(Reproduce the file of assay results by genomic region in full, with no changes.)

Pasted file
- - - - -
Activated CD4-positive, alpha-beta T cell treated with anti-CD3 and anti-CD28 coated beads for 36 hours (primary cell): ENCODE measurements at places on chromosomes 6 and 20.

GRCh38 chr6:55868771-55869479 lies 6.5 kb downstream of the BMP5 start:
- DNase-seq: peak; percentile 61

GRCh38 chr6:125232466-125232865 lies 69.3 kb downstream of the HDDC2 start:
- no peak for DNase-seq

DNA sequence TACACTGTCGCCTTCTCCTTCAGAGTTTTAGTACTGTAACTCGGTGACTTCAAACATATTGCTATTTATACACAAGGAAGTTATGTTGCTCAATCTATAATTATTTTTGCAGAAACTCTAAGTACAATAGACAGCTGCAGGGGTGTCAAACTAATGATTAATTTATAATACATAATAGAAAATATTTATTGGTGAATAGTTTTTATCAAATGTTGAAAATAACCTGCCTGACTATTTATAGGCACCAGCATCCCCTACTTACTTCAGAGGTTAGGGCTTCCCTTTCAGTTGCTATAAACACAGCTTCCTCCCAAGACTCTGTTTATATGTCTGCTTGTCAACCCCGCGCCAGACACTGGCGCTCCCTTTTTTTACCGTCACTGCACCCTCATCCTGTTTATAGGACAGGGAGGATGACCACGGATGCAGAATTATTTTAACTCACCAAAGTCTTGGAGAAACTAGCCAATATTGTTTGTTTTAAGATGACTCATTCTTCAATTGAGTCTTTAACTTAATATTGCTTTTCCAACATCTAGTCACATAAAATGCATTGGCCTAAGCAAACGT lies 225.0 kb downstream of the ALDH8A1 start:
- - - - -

Activated CD4-positive, alpha-beta T cell treated with anti-CD3 and anti-CD28 coated beads for 36 hours (primary cell): ENCODE measurements at places on chromosomes 6 and 20.

GRCh38 chr6:55868771-55869479 lies 6.5 kb downstream of the BMP5 start:
- DNase-seq: peak; percentile 61

GRCh38 chr6:125232466-125232865 lies 69.3 kb downstream of the HDDC2 start:
- no peak for DNase-seq

DNA sequence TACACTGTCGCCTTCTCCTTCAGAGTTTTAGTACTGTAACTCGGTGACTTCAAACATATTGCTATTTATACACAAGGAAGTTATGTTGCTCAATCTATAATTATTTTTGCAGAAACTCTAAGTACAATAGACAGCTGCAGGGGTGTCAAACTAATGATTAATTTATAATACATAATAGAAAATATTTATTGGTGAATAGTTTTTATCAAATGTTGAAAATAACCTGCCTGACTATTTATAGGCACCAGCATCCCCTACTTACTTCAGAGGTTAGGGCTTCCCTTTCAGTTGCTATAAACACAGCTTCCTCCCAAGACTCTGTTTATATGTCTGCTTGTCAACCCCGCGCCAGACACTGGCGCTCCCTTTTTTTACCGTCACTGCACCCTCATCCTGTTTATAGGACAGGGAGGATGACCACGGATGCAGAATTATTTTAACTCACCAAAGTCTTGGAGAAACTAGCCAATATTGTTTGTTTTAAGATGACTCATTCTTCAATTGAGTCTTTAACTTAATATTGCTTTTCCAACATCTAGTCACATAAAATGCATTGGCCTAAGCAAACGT lies 225.0 kb downstream of the ALDH8A1 start: